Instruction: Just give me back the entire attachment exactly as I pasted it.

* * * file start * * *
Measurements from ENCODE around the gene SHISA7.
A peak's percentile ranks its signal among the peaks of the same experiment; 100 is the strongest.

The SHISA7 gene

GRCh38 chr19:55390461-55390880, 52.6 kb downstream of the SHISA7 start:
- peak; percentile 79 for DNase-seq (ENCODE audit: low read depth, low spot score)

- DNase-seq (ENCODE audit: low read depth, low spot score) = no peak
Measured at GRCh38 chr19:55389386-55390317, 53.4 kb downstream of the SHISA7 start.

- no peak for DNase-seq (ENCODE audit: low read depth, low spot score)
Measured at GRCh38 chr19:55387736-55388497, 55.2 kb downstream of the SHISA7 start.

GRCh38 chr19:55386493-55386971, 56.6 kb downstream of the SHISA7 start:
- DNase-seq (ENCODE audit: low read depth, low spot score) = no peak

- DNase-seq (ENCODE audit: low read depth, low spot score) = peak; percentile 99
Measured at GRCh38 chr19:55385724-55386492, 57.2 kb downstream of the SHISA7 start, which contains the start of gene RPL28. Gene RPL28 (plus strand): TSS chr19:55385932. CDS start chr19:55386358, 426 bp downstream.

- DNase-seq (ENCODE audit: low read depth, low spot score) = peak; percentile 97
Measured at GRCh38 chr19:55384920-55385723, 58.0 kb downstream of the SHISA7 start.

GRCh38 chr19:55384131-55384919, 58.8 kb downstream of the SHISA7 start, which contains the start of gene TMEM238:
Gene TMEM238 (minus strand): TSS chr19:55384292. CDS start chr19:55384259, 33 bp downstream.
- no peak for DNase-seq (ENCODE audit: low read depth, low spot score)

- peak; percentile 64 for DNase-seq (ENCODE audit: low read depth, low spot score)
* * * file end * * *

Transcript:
Measurements from ENCODE around the gene SHISA7.
A peak's percentile ranks its signal among the peaks of the same experiment; 100 is the strongest.

The SHISA7 gene

GRCh38 chr19:55390461-55390880, 52.6 kb downstream of the SHISA7 start:
- peak; percentile 79 for DNase-seq (ENCODE audit: low read depth, low spot score)

- DNase-seq (ENCODE audit: low read depth, low spot score) = no peak
Measured at GRCh38 chr19:55389386-55390317, 53.4 kb downstream of the SHISA7 start.

- no peak for DNase-seq (ENCODE audit: low read depth, low spot score)
Measured at GRCh38 chr19:55387736-55388497, 55.2 kb downstream of the SHISA7 start.

GRCh38 chr19:55386493-55386971, 56.6 kb downstream of the SHISA7 start:
- DNase-seq (ENCODE audit: low read depth, low spot score) = no peak

- DNase-seq (ENCODE audit: low read depth, low spot score) = peak; percentile 99
Measured at GRCh38 chr19:55385724-55386492, 57.2 kb downstream of the SHISA7 start, which contains the start of gene RPL28. Gene RPL28 (plus strand): TSS chr19:55385932. CDS start chr19:55386358, 426 bp downstream.

- DNase-seq (ENCODE audit: low read depth, low spot score) = peak; percentile 97
Measured at GRCh38 chr19:55384920-55385723, 58.0 kb downstream of the SHISA7 start.

GRCh38 chr19:55384131-55384919, 58.8 kb downstream of the SHISA7 start, which contains the start of gene TMEM238:
Gene TMEM238 (minus strand): TSS chr19:55384292. CDS start chr19:55384259, 33 bp downstream.
- no peak for DNase-seq (ENCODE audit: low read depth, low spot score)

- peak; percentile 64 for DNase-seq (ENCODE audit: low read depth, low spot score)